6 Things A Doula Does That Makes Them Indispensable

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Having a doula during pregnancy, labor or after childbirth has proven to be extremely beneficial for any woman. Being trained professionals, doulas can provide you with credible information about childbirth, pregnancy and postnatal care. They are good listeners who make sure your demands are heard and communicate it with the doctor. They also guide your partner on how to assist you during childbirth.

Doulas are an integral part of the support system that you would need all through your pregnancy and labor. A doula is a trained professional who understands each and every nuance of the birthing process. Their knowledge helps them to assist both your physical and psychological demands while you are in labor.

Scientific researchers have proved that women who give birth in the presence of their doulas are much happier and don’t usually need many medical interventions. Since many are still unaware of what exactly a doula does for a pregnant woman, here’s a list of 6 such things.

1. Educates You On Your Birthing Process

Educate You On Your Birthing Process

Doulas impart you with critical information about the physiological and psychological changes you might undergo during a pregnancy and labor. It’s important to remember that the duties of a doula are not equivalent to those of an OB/GYN. In fact, they are aware enough to understand whether your birthing process would need the assistance of a doctor.

2. Boosts Your Self-Confidence

doulas encourage a woman in labor

Pregnancy and childbirth are indeed some of the most demanding phases of life. Concerns about how painful the labor would be and how healthy your and your newborn would be are pretty common. Having access to a doula during your pregnancy will help you stay calm.1

Since they have seen a lot of childbirths, you can open up to them about your weirdest and worst fears. Most doulas are good listeners who will give you all the support you are seeking. This includes even a shoulder to cry when you are feeling distressed.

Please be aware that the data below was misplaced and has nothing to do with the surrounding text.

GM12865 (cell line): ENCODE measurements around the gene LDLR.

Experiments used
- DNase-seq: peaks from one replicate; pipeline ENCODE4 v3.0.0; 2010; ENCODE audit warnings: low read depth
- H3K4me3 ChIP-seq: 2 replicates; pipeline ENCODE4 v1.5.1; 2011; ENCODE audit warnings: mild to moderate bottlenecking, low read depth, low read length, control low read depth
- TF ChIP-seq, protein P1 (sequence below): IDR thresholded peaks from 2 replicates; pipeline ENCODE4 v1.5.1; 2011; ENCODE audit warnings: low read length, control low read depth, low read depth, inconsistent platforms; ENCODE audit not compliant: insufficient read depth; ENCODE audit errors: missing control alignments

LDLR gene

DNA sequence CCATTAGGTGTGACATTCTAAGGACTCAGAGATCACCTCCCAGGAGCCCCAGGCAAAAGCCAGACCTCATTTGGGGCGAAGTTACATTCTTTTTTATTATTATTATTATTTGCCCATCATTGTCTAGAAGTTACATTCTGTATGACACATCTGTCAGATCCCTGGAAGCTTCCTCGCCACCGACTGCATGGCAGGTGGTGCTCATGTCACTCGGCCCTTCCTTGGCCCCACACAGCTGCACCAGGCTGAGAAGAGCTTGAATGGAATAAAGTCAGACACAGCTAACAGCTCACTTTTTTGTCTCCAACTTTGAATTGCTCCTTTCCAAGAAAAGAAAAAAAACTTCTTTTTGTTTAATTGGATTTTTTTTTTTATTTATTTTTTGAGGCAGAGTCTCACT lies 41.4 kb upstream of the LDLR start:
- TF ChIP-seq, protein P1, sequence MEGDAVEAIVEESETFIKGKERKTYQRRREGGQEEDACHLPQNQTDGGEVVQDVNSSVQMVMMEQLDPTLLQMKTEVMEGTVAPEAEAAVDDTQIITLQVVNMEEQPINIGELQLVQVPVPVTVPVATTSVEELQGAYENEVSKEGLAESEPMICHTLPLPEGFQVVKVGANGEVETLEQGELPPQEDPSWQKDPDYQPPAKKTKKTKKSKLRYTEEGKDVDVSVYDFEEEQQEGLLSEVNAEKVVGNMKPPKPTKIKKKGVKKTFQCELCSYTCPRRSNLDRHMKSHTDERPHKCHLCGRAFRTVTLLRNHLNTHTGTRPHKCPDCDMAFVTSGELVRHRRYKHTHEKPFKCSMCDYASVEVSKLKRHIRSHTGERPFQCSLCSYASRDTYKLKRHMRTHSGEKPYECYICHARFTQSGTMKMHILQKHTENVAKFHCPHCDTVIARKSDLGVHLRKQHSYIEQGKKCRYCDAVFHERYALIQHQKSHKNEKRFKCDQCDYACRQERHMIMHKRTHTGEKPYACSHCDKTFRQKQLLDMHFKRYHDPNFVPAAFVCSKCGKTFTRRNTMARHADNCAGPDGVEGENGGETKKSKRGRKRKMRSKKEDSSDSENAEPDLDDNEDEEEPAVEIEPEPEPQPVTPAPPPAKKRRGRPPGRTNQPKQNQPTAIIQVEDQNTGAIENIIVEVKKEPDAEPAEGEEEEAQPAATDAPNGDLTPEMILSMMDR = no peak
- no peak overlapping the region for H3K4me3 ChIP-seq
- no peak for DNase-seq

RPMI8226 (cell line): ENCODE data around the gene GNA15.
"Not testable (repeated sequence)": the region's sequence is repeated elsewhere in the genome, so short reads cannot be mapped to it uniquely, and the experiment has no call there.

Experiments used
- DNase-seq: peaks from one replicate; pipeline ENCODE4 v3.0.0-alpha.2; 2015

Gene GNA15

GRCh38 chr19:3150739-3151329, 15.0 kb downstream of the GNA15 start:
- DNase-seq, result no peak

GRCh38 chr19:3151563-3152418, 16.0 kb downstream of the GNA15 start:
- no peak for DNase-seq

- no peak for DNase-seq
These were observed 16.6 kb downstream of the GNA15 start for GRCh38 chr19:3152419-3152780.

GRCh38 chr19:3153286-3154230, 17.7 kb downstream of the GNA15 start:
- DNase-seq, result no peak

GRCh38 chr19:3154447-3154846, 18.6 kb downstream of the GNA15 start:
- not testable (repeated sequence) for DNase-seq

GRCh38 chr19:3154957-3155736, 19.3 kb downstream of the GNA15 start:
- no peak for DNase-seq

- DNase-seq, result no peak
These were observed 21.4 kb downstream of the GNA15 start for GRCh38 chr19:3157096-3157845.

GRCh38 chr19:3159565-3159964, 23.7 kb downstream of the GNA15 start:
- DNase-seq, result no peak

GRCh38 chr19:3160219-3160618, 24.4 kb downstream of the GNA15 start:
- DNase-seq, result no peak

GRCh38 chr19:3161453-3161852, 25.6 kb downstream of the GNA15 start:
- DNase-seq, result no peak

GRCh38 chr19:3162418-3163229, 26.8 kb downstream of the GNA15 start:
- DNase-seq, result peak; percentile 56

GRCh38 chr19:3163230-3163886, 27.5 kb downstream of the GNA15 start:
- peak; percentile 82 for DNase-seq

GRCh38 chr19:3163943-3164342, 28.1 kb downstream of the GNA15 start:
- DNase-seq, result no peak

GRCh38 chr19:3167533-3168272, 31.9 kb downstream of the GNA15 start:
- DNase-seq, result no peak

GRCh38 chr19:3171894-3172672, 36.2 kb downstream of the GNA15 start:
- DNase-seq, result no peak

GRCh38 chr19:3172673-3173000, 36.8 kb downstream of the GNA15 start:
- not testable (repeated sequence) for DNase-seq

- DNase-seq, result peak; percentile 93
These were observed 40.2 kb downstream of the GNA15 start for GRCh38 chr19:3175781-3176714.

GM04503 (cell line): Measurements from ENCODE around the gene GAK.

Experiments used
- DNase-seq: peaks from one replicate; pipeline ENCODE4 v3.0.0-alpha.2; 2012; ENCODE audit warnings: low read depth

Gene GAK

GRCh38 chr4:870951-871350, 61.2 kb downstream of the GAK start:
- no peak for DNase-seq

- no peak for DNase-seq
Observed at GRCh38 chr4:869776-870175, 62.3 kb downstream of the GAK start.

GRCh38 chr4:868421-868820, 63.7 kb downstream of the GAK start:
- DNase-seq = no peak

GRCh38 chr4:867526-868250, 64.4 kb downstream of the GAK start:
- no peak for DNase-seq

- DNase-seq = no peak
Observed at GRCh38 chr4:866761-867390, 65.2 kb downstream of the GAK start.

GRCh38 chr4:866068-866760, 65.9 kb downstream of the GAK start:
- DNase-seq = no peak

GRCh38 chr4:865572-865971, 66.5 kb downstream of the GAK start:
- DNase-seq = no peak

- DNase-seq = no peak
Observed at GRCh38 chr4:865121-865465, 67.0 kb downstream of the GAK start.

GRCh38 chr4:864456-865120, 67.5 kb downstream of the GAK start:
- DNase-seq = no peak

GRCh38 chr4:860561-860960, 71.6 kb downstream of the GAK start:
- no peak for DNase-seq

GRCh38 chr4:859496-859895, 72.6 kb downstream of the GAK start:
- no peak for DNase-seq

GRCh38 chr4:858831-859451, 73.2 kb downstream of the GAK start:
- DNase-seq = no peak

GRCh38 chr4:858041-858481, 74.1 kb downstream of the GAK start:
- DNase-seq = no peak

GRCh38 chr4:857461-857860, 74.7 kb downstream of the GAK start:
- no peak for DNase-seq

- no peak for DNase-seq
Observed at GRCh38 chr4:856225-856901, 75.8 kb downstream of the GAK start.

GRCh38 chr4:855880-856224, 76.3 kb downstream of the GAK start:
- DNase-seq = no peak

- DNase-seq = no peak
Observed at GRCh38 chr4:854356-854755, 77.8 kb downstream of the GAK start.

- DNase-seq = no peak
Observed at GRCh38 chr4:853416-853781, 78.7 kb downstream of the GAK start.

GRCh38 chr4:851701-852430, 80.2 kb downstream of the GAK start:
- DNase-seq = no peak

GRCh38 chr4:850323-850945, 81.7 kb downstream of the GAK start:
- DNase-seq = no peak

3. Soothes Your Physical Pain

doulas can massage and relieve pain

A doula will instruct you about exercises and stretches you should practice during your pregnancy to help you go into labor with minimal complications. During labor, a doula will be watchful of how your body is reacting to each contraction. They will give you a relaxing massage to relieve the physical tension and pain you are going through.

4. Encourages Your Partner’s Involvement

the presence of a doula and partner during labor

For many women in labor, their partner along with doula form their emotional backbone during the process. In fact, a doula understands the amount of stress your partner goes through too during labor. They encourage your partner to be well-rested and nourished so that he can support you during labor.2

5. Facilitates Talks With Your Healthcare Provider

doulas discuss your demands with the doctor

Doulas can understand medical jargon and will be a great help in making you understand how your labor is progressing. Although they will not speak on your behalf to the doctors, they will make sure that your demands on how to give birth are communicated correctly to the hospital staff.

6. Provides Postnatal Care

doula teaches postnatal care

From guiding you on breastfeeding techniques to even eating after labor, your doula will have your back in almost every aspect of postnatal care. They will instruct you on how to take care of your body after labor and show you how to keep your newborn comfortable.

A doula is indeed an asset, especially since they are taught and trained to take utmost care of you, your newborn and your partner during labor. All you have to do is accept their assistance graciously as they will be eager to help you sail through your pregnancy with ease.

References   [ + ]

1.Hodnett, Ellen D., Simon Gates, G. Justus Hofmeyr, Carol Sakala, and Julie Weston. “Continuous support for women during childbirth.” Cochrane Database Syst Rev 10 (2012).
2.Klaus, Marshall H., John H. Kennell, and Phyllis H. Klaus. Mothering the mother. Reading: Addison-Wesley Publishing Company. 1993

Disclaimer: The content is purely informative and educational in nature and should not be construed as medical advice. Please use the content only in consultation with an appropriate certified medical or healthcare professional.

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